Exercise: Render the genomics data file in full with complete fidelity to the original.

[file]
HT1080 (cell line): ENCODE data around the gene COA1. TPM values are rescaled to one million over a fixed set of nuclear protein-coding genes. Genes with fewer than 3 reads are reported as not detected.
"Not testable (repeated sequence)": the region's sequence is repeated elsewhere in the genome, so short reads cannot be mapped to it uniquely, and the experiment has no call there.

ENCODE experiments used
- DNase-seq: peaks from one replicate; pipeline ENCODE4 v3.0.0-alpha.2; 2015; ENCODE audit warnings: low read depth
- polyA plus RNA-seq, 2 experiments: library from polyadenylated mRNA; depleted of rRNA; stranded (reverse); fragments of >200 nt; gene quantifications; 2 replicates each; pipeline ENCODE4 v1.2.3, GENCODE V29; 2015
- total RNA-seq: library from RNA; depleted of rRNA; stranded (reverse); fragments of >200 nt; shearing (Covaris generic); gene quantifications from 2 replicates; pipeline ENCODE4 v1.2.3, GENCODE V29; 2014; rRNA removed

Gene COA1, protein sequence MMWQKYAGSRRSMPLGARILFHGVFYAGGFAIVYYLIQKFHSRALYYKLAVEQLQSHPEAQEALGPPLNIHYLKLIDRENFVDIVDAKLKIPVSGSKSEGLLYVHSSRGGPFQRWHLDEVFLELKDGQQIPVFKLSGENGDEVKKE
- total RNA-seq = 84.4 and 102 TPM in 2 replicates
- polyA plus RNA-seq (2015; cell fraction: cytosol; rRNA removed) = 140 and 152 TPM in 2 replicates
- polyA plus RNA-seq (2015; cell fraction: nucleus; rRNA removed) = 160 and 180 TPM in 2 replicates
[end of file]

HT1080 (cell line): ENCODE data around the gene COA1. TPM values are rescaled to one million over a fixed set of nuclear protein-coding genes. Genes with fewer than 3 reads are reported as not detected.
"Not testable (repeated sequence)": the region's sequence is repeated elsewhere in the genome, so short reads cannot be mapped to it uniquely, and the experiment has no call there.

ENCODE experiments used
- DNase-seq: peaks from one replicate; pipeline ENCODE4 v3.0.0-alpha.2; 2015; ENCODE audit warnings: low read depth
- polyA plus RNA-seq, 2 experiments: library from polyadenylated mRNA; depleted of rRNA; stranded (reverse); fragments of >200 nt; gene quantifications; 2 replicates each; pipeline ENCODE4 v1.2.3, GENCODE V29; 2015
- total RNA-seq: library from RNA; depleted of rRNA; stranded (reverse); fragments of >200 nt; shearing (Covaris generic); gene quantifications from 2 replicates; pipeline ENCODE4 v1.2.3, GENCODE V29; 2014; rRNA removed

Gene COA1, protein sequence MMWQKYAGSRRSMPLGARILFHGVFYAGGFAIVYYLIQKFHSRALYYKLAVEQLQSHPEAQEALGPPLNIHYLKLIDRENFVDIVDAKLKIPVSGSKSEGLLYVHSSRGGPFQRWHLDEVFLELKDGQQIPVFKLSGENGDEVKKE
- total RNA-seq = 84.4 and 102 TPM in 2 replicates
- polyA plus RNA-seq (2015; cell fraction: cytosol; rRNA removed) = 140 and 152 TPM in 2 replicates
- polyA plus RNA-seq (2015; cell fraction: nucleus; rRNA removed) = 160 and 180 TPM in 2 replicates